The announced letter to the editor was indeed submitted but rejected on the grounds that informing the readership and issues of sanctions are the prerogative of the editor, not of scientists external to the journal.
The following actions were taken:
The editors of the two other journals involved were contacted suggesting coordination of effort and, if possible, reaching a consensus as to the sanctions. Only one editor replied suggesting: (i) retraction of two of the three articles without indicating which; (ii) contacting the accused scientist and requesting a response to this apparent violation of ethical standards; and (iii) the senior and corresponding authors be restricted from publishing in these journals for a specified period of time.
This editor replied to his colleague suggesting that all three articles be retracted on the basis that none of them provided original data; to simultaneously publish a common letter in all three journals; and lastly to ban the main author for five years and the co-authors for three years.
Questions to COPE: (i) should the current academic institution of the main author be contacted for information? (ii) should there be any dissemination of this case beyond the three journals directly involved? (iii) is attempts to coordinate between journals a good idea or should each journal go on its own and make its own, probably different, decisions?
The editor updated the COPE Forum with the following information. The editor had written to the first author requesting that he retract the paper. The author agreed and his letter of retraction was published together with an editorial from the editor outlining the issues. The paper was retracted.
Members of the Forum questioned whether this was in fact a case of plagiarism, and argued that duplicate publication might be a more accurate description. However, the Forum were unanimous in recommending contacting the academic institution of the main author. The Forum emphasised that the editor should not make any allegations and should not get involved in an investigation except to provide factual information. The institution should be presented with the facts and the details of the 2 other titles, and then asked to investigate the matter themselves. The Forum found the attitudes of the editors of the other journals very worrying. The editor was right in contacting them, but their responses, or lack of response, were disheartening. The advice was to consider contacting the editorial boards of these journals.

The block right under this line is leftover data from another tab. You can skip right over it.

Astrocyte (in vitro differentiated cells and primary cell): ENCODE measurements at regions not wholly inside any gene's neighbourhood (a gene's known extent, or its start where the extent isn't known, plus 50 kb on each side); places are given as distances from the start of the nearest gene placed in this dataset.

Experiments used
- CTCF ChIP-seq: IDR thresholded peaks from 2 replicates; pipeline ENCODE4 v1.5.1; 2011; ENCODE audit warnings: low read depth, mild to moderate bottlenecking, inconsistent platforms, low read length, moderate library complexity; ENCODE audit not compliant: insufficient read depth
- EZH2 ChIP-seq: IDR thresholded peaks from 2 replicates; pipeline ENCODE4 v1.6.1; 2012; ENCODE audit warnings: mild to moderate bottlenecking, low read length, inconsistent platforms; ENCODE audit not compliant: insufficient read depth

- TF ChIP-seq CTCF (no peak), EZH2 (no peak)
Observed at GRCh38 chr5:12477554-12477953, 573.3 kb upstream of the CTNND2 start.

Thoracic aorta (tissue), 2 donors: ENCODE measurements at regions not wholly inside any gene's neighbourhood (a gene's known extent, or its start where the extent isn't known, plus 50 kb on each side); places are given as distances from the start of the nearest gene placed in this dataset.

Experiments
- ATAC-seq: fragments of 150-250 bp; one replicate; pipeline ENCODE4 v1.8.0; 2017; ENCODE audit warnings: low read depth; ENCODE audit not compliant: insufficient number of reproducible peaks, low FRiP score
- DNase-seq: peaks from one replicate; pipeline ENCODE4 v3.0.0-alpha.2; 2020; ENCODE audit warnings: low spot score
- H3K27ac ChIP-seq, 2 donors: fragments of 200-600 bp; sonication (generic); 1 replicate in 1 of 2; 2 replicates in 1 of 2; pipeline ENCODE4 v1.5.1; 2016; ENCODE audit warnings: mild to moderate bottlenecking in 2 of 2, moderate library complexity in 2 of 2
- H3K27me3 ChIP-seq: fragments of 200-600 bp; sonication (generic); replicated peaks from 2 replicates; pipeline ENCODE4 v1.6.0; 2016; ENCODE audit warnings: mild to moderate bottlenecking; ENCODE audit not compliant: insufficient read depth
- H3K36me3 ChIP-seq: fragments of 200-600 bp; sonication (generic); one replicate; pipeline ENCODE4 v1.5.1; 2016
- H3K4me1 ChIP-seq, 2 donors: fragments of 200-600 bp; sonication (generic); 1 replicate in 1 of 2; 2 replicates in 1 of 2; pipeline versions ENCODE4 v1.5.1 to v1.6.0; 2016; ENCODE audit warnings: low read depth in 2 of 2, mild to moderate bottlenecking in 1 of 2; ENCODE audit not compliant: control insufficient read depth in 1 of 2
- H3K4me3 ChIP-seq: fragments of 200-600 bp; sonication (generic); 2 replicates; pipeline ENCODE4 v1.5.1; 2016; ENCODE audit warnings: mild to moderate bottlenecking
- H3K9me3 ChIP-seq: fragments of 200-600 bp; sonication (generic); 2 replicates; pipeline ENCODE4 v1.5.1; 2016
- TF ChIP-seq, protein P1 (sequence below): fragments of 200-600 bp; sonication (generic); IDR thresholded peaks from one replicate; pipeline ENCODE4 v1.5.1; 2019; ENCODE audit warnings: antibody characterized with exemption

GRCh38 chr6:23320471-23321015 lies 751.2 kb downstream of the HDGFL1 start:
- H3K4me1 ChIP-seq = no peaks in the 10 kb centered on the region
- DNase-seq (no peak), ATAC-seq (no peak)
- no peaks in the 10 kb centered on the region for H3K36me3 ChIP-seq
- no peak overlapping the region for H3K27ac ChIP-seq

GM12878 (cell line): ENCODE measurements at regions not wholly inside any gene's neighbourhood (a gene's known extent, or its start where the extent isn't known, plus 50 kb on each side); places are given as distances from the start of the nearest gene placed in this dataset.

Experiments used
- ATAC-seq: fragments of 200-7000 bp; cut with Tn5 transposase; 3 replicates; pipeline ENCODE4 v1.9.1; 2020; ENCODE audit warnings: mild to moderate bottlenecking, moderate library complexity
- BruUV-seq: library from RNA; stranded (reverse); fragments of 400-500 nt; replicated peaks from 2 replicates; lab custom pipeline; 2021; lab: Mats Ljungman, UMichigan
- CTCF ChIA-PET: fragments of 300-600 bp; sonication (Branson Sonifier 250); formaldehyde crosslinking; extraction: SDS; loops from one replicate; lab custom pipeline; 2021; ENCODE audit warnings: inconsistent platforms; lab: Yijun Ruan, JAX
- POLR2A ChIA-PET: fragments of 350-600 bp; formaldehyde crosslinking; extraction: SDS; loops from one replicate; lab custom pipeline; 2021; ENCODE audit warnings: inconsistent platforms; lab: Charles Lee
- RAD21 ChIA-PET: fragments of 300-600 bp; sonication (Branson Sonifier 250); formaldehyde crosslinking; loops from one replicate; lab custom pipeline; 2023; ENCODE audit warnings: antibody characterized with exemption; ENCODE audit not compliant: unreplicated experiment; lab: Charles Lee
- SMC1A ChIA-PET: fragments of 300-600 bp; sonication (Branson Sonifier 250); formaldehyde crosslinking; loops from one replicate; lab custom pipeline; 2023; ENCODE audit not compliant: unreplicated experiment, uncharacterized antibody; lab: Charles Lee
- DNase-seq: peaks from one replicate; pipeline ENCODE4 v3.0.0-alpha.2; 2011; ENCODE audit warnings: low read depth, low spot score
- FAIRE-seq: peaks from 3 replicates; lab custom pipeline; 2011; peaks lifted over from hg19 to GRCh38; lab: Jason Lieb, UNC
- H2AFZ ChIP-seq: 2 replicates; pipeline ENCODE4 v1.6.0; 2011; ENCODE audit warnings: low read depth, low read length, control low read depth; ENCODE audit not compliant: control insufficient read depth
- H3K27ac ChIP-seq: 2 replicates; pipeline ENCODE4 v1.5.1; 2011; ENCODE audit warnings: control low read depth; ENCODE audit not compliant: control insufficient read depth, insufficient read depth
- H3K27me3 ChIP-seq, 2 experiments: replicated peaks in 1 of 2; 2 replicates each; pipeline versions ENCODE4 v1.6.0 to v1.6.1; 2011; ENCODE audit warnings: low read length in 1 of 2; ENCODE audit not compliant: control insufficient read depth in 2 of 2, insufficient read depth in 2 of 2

The Forum also noted COPE’s usual recommendation of caution in applying sanctions against authors where there has been no due process of investigation, such as an institutional finding of misconduct.
No further action was taken. The editor considers the case now closed.
During refereeing of an article, one of the referees made an accusation of theft regarding a model described in the article. The referee and the authors had been collaborating on a review article previously, but had fallen out. The journal requested evidence from the parties. This involved several rounds of requests to the accuser, as the journal felt that the accuser was not providing anything amounting to actual evidence of the alleged theft. Owing to the technical nature of some of the evidence, the journal informed the parties that the material would be sent to an anonymous expert for adjudication. The adjudicator concluded that no evidence had been provided that supported the accusation. The journal will therefore be continuing its usual editorial consideration of the article. The investigation has delayed the progress of the article for several months.